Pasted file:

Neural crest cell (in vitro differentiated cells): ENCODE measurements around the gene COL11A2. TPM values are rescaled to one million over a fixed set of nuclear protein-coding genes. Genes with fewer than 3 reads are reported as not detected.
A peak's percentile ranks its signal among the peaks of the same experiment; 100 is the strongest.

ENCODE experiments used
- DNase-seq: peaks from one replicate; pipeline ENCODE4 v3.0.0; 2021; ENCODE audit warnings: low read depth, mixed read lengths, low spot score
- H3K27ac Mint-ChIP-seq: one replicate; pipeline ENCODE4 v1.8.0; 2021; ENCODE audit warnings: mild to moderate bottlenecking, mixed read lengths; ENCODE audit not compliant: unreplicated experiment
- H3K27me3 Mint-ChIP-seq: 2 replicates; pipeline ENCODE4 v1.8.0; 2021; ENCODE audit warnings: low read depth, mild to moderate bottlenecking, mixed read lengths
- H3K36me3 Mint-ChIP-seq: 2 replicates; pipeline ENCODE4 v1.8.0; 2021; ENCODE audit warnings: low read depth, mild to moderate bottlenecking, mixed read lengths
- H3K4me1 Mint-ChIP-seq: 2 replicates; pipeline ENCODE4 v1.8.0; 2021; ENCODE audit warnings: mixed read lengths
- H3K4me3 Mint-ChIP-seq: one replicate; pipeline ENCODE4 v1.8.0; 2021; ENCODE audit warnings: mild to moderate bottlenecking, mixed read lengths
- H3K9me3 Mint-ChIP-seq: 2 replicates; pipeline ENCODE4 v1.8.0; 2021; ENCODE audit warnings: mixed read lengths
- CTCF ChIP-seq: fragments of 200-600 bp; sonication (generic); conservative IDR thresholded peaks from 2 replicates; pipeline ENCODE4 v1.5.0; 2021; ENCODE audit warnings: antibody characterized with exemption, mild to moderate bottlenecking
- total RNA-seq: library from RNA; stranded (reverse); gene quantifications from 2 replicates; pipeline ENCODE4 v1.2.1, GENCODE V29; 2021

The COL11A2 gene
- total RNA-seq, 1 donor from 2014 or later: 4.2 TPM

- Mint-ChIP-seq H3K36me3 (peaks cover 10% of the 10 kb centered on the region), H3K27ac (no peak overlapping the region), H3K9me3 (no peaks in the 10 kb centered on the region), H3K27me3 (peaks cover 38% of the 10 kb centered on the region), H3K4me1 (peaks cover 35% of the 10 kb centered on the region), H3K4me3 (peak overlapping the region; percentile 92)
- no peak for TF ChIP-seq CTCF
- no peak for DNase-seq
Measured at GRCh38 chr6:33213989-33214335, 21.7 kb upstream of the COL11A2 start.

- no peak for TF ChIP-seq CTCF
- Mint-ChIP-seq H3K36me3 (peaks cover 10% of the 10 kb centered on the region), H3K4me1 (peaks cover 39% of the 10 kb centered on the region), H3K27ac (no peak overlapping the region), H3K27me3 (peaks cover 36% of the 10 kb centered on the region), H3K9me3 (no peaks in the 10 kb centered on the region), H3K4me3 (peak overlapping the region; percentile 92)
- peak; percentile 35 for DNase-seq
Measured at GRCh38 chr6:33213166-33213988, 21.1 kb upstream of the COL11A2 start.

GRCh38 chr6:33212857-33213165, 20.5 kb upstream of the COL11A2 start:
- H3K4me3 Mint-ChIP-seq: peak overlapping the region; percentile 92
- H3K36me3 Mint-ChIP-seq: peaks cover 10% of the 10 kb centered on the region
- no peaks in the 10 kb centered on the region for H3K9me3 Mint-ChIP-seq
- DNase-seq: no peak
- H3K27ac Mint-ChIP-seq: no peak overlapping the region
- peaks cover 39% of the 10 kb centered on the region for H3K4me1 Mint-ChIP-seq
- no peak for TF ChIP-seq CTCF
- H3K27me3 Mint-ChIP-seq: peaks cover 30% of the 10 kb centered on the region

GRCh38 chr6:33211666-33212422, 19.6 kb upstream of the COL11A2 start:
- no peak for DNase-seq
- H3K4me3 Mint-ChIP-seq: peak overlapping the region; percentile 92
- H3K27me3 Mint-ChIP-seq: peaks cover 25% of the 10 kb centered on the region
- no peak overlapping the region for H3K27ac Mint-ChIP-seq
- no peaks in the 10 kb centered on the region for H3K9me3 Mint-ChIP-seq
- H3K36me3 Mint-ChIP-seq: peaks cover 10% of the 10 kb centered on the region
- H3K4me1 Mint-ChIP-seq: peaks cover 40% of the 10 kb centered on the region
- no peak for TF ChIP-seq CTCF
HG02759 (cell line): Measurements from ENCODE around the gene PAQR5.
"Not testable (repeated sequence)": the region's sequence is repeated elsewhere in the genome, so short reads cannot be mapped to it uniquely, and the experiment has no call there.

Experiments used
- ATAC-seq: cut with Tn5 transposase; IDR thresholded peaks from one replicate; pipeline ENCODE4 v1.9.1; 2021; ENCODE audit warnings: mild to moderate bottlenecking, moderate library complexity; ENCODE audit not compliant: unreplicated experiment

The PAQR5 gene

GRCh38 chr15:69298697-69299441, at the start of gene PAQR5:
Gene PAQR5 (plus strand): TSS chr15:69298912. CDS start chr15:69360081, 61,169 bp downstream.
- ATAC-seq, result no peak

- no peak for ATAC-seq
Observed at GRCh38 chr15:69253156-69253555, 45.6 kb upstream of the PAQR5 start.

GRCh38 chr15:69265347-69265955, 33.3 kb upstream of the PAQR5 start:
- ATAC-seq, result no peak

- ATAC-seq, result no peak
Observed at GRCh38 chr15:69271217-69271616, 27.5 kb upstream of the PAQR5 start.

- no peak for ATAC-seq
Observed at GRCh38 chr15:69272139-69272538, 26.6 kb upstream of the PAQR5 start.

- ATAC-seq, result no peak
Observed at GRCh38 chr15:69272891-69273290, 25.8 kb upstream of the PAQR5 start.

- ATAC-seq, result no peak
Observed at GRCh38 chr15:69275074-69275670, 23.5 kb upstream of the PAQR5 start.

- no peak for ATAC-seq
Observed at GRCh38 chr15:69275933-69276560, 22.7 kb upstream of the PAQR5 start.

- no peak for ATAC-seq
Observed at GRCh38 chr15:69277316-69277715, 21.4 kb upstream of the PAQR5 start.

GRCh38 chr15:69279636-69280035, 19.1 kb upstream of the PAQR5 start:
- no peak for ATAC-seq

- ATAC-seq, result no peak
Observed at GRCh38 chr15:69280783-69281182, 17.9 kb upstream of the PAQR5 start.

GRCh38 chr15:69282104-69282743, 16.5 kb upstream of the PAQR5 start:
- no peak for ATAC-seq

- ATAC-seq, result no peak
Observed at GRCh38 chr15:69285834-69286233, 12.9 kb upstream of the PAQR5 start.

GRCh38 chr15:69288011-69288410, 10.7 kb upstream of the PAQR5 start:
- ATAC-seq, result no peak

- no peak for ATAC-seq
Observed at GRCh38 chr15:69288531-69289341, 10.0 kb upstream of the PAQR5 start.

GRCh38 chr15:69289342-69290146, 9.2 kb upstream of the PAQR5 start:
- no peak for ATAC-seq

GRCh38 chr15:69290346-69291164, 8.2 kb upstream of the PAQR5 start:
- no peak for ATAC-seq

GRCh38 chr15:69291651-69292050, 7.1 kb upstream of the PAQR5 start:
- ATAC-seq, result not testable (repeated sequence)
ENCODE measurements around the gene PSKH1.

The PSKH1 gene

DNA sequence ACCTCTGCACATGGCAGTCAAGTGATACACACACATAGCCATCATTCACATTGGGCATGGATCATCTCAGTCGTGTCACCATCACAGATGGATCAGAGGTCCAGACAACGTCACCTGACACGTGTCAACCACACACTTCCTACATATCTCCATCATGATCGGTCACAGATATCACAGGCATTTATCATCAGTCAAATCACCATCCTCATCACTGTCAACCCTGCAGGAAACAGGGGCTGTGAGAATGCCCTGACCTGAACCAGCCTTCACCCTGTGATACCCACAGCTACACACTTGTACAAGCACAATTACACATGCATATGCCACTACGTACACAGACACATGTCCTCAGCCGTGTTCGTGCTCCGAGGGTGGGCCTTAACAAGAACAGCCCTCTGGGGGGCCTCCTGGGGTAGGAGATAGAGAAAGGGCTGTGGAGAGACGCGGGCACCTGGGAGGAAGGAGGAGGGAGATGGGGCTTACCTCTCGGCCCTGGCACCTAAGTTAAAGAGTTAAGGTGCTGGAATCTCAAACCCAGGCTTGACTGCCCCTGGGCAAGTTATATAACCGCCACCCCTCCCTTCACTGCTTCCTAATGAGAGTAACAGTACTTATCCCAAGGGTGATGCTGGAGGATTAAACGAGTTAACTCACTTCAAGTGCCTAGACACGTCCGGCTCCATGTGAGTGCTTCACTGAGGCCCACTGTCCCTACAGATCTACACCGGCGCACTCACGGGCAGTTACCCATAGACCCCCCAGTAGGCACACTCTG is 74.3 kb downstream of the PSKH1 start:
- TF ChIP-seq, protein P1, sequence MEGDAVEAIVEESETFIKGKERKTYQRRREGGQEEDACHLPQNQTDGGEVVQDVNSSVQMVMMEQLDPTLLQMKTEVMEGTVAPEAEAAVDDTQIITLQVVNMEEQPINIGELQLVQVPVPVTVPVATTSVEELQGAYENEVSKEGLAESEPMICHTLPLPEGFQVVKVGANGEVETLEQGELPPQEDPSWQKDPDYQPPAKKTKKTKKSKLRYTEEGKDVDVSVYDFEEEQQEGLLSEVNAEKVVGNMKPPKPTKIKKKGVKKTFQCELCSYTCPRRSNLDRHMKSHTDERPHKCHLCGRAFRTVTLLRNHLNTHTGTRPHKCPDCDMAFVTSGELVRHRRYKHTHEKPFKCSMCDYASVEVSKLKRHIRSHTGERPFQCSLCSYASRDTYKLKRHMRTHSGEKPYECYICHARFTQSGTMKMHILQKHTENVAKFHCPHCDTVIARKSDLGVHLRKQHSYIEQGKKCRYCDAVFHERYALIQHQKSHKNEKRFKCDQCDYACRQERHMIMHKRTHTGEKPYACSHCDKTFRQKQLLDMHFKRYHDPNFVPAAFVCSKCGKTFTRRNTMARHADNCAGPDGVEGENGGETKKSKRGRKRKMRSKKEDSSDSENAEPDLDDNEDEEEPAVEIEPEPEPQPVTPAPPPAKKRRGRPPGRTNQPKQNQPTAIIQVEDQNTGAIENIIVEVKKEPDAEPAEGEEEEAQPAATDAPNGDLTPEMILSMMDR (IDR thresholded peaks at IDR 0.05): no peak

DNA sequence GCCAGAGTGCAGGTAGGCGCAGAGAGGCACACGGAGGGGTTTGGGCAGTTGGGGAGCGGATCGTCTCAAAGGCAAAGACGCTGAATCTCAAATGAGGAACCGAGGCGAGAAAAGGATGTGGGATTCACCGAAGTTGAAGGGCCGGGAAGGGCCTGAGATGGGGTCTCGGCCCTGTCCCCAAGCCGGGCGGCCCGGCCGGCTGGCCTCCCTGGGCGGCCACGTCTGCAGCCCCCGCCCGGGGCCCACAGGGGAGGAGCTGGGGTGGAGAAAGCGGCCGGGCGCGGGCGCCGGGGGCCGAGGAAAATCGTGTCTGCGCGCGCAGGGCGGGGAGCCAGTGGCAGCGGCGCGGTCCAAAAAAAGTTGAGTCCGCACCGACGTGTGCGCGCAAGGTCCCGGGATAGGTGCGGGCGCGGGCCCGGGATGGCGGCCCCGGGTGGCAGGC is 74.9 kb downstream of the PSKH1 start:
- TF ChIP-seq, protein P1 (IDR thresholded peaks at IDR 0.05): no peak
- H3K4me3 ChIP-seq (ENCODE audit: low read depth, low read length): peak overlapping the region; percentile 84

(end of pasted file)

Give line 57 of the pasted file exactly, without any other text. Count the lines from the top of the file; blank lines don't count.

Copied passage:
- ATAC-seq, result no peak